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B2: Interaction of biological and computational neuronal networks in a hybrid circuit

Ulrich EgertP, Karl-Heinz BovenE and Martin NawrotQ

Q = Bernstein Center for Computational Neuroscience, Berlin
E = Multi Channel Systems GmbH
P = Biomicrotechnology

Scientific background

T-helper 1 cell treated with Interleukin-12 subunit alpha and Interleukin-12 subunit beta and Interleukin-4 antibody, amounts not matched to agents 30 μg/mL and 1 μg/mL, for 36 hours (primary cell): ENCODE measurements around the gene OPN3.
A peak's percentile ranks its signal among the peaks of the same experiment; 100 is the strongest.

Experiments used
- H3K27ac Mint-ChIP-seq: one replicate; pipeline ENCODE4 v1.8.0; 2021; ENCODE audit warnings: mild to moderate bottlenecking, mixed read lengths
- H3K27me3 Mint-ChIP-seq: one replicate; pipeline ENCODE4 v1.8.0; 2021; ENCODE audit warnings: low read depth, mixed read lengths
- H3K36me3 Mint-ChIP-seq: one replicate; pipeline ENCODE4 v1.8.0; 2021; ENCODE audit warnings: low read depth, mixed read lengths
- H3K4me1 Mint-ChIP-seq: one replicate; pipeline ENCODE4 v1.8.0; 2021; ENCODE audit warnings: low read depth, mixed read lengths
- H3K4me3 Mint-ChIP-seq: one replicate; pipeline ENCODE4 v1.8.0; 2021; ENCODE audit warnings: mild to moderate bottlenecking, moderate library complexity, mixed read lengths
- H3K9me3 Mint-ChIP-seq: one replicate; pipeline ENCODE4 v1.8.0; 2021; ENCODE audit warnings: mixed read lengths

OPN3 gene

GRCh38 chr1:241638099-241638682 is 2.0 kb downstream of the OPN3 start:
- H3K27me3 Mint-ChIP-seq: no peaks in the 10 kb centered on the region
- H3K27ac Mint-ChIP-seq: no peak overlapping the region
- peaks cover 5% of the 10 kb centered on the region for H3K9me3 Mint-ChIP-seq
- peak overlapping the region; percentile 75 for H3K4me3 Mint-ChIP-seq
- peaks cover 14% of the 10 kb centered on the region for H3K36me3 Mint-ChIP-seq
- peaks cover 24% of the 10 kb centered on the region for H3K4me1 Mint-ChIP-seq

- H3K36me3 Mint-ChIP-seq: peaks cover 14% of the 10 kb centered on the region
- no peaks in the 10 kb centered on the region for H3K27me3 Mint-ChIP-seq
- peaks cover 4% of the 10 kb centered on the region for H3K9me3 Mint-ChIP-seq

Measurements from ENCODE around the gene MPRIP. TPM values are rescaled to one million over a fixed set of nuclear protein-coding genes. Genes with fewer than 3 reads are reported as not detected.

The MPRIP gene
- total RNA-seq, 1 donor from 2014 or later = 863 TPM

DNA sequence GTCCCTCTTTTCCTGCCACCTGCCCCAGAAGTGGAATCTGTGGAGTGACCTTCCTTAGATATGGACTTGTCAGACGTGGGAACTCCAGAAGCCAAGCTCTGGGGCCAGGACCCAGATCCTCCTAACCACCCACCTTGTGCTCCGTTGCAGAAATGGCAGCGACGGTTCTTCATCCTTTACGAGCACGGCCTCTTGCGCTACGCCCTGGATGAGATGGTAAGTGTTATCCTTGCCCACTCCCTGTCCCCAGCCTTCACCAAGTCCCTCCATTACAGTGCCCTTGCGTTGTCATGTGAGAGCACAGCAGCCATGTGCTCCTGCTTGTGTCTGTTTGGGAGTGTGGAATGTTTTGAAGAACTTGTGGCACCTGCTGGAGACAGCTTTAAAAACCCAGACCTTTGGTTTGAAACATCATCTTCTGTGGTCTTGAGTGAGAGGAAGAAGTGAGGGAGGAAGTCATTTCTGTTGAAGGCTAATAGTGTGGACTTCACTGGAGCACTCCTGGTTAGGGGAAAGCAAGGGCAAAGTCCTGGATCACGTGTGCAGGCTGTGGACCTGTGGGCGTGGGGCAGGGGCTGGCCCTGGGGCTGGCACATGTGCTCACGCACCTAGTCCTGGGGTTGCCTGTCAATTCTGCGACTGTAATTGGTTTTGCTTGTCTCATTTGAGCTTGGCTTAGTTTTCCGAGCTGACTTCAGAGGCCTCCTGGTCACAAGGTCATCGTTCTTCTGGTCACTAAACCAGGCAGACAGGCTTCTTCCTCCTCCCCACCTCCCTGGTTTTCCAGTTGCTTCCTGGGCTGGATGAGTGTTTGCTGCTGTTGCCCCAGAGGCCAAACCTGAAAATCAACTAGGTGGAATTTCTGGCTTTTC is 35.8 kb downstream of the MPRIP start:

Most theories on network function depend on statistically, but not topologically, defined connectivity. Simple, unstructured biological neuronal networks in cell cultures (cBNN) should thus be able to represent 'information', form 'memory', and perform 'computational processing', e.g. of stimulation patterns derived from other networks. Hybrid feedback systems of cBNNs and computational neuronal networks (CNN) have been described, but there is no general concept for a technical interface. cBNN activity cannot yet be controlled in a meaningful way, lacking, in part, a concept of 'meaning'. CNNs, on the other hand, are tools superior to classical control systems when control parameters are insufficiently defined. In vivo and in vitro studies report that BNNs can be in different activity states, e.g. 'up' and 'down'-states, with distinct subthreshold membrane potentials, input resistance and network activity, with some activity patterns in cBNNs resembling oscillations. Likewise, large cortex-like CNNs develop various activity states in terms of synchrony of spiking activity and its temporal pattern.